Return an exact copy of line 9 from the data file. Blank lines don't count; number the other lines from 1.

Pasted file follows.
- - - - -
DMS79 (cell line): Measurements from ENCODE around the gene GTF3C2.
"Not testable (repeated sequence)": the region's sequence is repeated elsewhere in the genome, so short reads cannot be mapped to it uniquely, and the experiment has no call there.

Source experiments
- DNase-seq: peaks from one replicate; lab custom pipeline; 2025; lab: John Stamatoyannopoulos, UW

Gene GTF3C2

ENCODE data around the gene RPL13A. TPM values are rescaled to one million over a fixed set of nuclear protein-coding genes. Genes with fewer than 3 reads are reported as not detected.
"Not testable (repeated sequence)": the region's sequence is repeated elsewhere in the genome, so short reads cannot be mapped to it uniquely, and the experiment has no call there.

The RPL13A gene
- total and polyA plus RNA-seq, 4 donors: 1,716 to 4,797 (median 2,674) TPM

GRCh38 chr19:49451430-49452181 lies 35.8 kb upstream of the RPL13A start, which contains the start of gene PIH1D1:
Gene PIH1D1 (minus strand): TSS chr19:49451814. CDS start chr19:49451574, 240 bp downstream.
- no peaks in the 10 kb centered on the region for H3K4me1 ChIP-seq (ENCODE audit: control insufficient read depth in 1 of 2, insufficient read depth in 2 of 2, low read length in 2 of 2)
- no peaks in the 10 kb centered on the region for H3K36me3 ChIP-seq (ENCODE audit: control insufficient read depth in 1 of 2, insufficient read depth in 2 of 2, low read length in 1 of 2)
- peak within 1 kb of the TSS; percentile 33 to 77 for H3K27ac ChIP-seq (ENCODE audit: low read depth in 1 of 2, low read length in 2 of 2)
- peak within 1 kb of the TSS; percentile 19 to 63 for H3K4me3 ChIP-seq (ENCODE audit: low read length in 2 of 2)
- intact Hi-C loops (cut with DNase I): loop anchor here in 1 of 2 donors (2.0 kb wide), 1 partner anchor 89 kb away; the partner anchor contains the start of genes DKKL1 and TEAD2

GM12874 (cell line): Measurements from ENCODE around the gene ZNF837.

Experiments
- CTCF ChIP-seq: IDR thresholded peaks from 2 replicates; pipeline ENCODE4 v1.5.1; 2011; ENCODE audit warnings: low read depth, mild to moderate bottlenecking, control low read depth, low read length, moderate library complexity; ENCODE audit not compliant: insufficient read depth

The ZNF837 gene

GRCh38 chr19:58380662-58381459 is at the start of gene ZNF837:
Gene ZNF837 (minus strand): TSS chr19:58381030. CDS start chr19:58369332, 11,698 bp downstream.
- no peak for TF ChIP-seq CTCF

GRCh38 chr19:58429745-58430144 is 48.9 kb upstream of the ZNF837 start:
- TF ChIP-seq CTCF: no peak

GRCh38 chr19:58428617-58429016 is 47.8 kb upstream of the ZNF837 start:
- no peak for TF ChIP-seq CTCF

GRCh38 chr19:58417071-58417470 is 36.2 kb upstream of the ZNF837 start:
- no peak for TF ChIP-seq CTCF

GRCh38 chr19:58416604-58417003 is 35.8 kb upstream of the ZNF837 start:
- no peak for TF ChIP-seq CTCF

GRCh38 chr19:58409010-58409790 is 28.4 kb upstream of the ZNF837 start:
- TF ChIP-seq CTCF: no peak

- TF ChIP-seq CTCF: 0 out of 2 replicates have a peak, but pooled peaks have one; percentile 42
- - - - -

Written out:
- total and polyA plus RNA-seq, 4 donors: 1,716 to 4,797 (median 2,674) TPM